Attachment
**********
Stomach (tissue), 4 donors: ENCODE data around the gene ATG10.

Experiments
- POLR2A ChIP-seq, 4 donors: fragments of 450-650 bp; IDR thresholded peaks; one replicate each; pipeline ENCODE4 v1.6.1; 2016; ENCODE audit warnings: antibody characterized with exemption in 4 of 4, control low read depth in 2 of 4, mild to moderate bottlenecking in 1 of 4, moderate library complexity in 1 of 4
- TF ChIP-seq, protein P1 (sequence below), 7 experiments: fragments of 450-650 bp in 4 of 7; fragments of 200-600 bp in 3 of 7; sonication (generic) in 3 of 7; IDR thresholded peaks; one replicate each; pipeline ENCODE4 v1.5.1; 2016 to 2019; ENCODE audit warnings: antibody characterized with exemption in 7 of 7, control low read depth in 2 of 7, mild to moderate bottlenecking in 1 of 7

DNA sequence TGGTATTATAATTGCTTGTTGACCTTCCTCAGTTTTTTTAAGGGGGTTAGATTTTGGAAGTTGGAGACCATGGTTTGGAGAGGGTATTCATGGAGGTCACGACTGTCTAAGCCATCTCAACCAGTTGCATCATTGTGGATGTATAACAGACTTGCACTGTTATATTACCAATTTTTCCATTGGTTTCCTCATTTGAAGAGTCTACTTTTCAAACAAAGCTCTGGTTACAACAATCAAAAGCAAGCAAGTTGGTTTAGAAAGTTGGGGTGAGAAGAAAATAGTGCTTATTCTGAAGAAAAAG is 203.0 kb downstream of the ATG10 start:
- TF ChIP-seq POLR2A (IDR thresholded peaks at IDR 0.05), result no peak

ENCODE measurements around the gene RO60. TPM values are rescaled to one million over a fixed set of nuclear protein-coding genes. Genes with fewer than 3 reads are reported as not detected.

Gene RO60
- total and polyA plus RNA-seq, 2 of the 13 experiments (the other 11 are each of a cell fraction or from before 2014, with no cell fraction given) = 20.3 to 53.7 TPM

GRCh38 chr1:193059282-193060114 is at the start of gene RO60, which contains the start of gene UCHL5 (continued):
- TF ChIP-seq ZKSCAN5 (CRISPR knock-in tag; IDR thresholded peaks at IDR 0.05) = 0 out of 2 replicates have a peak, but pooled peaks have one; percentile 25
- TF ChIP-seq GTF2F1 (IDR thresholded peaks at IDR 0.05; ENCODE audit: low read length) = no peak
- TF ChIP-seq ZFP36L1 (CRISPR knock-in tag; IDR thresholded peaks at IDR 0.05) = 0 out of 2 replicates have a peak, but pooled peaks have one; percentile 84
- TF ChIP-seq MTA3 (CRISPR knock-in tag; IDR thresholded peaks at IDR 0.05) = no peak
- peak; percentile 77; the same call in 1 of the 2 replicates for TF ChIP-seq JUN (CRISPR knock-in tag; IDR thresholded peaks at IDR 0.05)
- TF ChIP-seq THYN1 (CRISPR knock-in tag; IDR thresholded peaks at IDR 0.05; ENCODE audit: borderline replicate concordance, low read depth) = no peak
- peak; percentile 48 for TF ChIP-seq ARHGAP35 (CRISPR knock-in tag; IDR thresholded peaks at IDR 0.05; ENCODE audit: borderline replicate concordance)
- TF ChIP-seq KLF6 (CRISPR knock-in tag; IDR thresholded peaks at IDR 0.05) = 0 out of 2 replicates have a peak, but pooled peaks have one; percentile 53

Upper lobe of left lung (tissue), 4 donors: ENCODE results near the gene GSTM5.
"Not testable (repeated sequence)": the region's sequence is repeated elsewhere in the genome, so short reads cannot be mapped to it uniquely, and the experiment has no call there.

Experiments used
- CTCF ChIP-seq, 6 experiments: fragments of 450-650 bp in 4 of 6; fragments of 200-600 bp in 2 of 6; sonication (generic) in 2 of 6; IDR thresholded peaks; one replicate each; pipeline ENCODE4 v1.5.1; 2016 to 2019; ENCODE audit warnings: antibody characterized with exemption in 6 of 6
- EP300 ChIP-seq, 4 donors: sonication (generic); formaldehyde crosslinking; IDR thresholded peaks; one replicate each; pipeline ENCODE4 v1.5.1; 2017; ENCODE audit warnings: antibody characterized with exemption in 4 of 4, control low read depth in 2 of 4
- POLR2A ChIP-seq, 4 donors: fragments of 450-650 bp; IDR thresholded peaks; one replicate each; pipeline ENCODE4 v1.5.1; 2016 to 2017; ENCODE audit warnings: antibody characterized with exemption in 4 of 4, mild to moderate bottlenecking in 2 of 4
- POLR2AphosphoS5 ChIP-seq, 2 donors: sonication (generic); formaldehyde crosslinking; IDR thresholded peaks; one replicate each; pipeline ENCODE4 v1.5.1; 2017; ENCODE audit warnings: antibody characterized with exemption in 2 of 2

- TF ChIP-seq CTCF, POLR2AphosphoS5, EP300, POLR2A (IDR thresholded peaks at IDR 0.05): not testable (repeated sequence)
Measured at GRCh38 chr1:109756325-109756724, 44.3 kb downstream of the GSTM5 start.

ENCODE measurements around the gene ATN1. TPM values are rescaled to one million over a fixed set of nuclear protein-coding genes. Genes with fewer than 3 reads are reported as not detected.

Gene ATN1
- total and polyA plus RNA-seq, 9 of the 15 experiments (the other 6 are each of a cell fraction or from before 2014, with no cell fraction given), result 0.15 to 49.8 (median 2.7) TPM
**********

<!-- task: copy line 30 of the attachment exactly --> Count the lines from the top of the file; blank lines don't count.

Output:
- total and polyA plus RNA-seq, 9 of the 15 experiments (the other 6 are each of a cell fraction or from before 2014, with no cell fraction given), result 0.15 to 49.8 (median 2.7) TPM